There were carnival rides, deep fried Oreos, and of course the oyster shucking and eating contest. Newsday's Steve Langford reports. Credit: Kendall Rodriguez

Oyster Bay became whole again Saturday as the historic hamlet opened its first Oyster Festival in Theodore Roosevelt Memorial Park since 2019.

The annual two-day festival, which was first held in 1984 and typically draws over 150,000 people, was mostly virtual in 2020 and canceled in 2021 because of the pandemic. It returned with 66-degree sunny weather and massive attendance. As the 26th president of the United States from Cove Neck would say, it was a “Bully!” day.

“It feels good to put it back together again and see all these smiling faces happy to be here,” said Bev Zembko, Oyster Bay Rotary co-president who also serves as the food court chair. “People have missed it and they are ready for this. We're due for a comeback.”

SEAFOOD FEAST

The star of the show was the Oyster Bay Rotary’s oysters on the half shell booth where more than 60,000 oysters are shucked in the moment and served immediately.

“We have 35 shuckers opening oysters at 15 per minute,” said Fredy Yanes of Oyster Bay, who has manned the booth for 17 years. “People go crazy for them. They buy 10 plates at a time.”

At a table in front of the oyster booth, a father-daughter oyster contest was happening. Harry Burstein, 73, of Great Neck was going head-to-head with his 20-year-old daughter, Carly, to see who could munch on the most mollusks. They started with 20 plates and were going for more.

“I’m focused and determined. Age has nothing to do with it,” said Harry. “We are going to eat until one of us gives up.”

Carly added: “I’ve been looking forward to this the whole year. We are both very competitive people so this is going to be interesting.”

One of the oldest and most popular booths at the festival is the Mill River Rod & Gun Club’s famous fried oysters. 

“The oysters are strained to make sure all the juice is out, then we toss them in flour with all our special seasonings. From there, they go on an electric grill,” said Kenny Warren, booth chairman of the  club and its past president. “We always have people who come right off the train from out of town making our booth their first stop.”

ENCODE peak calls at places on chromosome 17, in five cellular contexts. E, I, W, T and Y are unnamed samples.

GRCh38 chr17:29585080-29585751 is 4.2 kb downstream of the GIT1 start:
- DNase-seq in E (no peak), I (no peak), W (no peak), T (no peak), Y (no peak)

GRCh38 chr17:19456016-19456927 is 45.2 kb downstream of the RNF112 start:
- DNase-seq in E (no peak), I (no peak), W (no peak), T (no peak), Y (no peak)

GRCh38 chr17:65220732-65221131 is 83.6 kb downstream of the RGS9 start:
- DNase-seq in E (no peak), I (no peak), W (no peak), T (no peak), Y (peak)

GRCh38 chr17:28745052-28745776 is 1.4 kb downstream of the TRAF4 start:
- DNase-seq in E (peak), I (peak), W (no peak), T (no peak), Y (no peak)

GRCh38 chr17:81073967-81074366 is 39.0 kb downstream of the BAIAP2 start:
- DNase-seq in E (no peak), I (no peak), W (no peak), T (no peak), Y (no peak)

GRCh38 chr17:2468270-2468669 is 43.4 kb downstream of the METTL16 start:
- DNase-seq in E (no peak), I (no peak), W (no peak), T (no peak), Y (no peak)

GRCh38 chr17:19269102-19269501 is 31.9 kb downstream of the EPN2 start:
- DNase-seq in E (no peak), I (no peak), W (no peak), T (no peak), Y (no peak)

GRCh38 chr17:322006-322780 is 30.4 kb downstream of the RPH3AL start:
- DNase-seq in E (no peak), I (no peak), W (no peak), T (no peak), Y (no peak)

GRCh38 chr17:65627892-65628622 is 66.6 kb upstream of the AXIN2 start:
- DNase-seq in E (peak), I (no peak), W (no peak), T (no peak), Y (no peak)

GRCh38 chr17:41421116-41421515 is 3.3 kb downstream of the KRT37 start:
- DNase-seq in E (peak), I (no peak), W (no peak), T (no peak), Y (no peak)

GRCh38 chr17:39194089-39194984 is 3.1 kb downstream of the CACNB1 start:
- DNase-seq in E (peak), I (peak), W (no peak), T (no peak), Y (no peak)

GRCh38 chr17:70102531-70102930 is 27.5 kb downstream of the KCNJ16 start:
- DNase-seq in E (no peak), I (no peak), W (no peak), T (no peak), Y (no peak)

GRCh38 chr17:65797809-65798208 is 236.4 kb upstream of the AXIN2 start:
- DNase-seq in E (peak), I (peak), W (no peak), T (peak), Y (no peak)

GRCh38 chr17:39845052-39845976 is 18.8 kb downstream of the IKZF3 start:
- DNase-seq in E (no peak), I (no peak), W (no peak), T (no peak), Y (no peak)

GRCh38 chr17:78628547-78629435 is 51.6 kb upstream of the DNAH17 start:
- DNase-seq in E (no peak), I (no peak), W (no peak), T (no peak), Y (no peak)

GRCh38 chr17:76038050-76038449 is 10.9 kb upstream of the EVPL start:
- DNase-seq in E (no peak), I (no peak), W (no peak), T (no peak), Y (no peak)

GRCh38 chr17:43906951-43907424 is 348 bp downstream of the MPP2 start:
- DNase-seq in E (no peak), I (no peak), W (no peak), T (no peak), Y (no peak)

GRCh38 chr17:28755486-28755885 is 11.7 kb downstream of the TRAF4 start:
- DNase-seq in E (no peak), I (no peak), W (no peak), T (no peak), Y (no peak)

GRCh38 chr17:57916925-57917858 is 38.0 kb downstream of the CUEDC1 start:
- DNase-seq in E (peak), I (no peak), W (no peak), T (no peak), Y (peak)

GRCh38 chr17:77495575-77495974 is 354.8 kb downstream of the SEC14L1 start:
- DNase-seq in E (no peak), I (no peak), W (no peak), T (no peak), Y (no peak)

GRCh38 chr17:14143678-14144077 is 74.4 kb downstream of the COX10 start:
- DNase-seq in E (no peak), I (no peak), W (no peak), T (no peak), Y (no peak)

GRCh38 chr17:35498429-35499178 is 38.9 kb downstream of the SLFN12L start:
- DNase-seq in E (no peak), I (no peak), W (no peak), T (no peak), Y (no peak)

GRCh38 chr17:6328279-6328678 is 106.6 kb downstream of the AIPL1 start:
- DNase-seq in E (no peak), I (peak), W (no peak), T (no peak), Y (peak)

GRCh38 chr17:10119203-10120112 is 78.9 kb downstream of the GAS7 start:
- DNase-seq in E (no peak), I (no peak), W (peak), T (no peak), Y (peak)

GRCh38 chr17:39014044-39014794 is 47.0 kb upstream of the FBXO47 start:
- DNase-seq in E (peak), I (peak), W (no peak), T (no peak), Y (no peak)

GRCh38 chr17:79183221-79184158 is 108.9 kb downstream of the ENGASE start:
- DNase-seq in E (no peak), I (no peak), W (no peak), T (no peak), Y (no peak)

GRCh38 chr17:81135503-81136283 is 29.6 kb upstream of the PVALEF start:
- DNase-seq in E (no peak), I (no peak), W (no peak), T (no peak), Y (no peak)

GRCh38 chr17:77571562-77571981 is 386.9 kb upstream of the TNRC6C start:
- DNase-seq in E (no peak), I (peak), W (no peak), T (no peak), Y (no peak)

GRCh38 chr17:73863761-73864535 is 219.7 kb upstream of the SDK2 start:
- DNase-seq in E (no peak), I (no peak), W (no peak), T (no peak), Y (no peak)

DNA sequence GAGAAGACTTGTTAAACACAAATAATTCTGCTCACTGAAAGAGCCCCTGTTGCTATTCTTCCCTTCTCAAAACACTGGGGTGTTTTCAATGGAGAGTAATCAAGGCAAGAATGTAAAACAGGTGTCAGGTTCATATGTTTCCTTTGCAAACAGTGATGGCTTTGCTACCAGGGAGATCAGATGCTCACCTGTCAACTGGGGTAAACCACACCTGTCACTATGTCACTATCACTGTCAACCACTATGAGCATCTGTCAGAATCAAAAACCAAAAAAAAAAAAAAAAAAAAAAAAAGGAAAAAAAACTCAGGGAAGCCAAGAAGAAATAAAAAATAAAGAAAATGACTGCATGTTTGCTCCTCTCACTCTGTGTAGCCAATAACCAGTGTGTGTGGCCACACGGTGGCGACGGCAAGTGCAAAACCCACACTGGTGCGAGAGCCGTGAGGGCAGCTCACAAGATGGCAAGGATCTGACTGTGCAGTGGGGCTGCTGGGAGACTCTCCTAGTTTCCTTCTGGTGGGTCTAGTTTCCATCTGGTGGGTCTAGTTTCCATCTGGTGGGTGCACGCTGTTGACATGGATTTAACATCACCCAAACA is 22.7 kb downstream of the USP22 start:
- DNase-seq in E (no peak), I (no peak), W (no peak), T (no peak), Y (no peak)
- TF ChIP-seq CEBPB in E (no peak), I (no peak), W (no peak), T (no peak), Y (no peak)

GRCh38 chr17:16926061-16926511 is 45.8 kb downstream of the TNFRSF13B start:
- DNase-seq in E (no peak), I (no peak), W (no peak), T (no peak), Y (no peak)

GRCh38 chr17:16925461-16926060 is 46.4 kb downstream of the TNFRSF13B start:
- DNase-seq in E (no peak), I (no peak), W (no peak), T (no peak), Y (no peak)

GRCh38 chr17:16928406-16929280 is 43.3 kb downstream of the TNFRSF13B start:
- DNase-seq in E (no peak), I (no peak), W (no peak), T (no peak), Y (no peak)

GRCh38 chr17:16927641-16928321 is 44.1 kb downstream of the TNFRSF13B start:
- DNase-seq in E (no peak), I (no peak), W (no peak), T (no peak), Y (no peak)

Manny Santiago traveled from Ramsey, New Jersey, with his 8-year-old daughter Adriana to visit his family in East Meadow and stopped by for some fried oysters.

“I usually go with the raw oysters, but I wanted to try something new,” said Santiago, 38. “These are really good and chewy.”

Adriana ate five fried oysters with a proud smile.

“We came here because of her,” said Santiago. “She loves oysters.”

The North Oyster Bay Baymen’s Association served up full lobster dinners, cooking 2,500 pounds of lobster plus clams on the half shell, steamed clams, mussels and steamers.

“We are looking for people to come with empty stomachs and leave with full bellies,” said bayman Bill Fetzer, a member of the North Oyster Bay Baymen’s Association. “The goal is to satisfy everybody’s needs when they come to our booth.”

Odette Lozada, 62, of Glen Cove was happily wrestling her lobster in the center of the food court.

“I skipped breakfast just to make sure I had room for lobster,” she said. “This is very fresh and tender. I’m a big seafood fan.”

OYSTER SHUCKING & EATING CONTESTS

The oyster shucking contest was a small but mighty crew this year. Although there were only three men competing — Ralph Alarcon of Wading River, Dave Mahnken of Long Beach and Brad Launer of Oyster Bay — they were all past champions and the competition was fierce.

“This is like a sudden death match,” declared Mahnken, 65, who won 11 titles over the past 20 years.

Alarcon, 45, took the top prize shucking 36 oysters in four minutes with Launer, 43, coming in second place with 32 shucked.

The oyster eating contest was altered this year due to a lack of product. The eight contestants had only one tray of 36 oysters to eat in 2 minutes and 40 seconds (usually it’s who can eat the most in the allotted time). The first to finish would be declared the winner.

John A. Guiliano, 73, of Syosset won the contest finishing with 10 seconds to spare. This is his third victory; he's competed every year since 1984.

“My method is simple, I use lemon to add some taste and I just swallow,” said Guiliano. “Now I’m going to get some fried oysters.”

Second place went to Yolanda Caliguri of Oceanside who finished seconds behind Guiliano.

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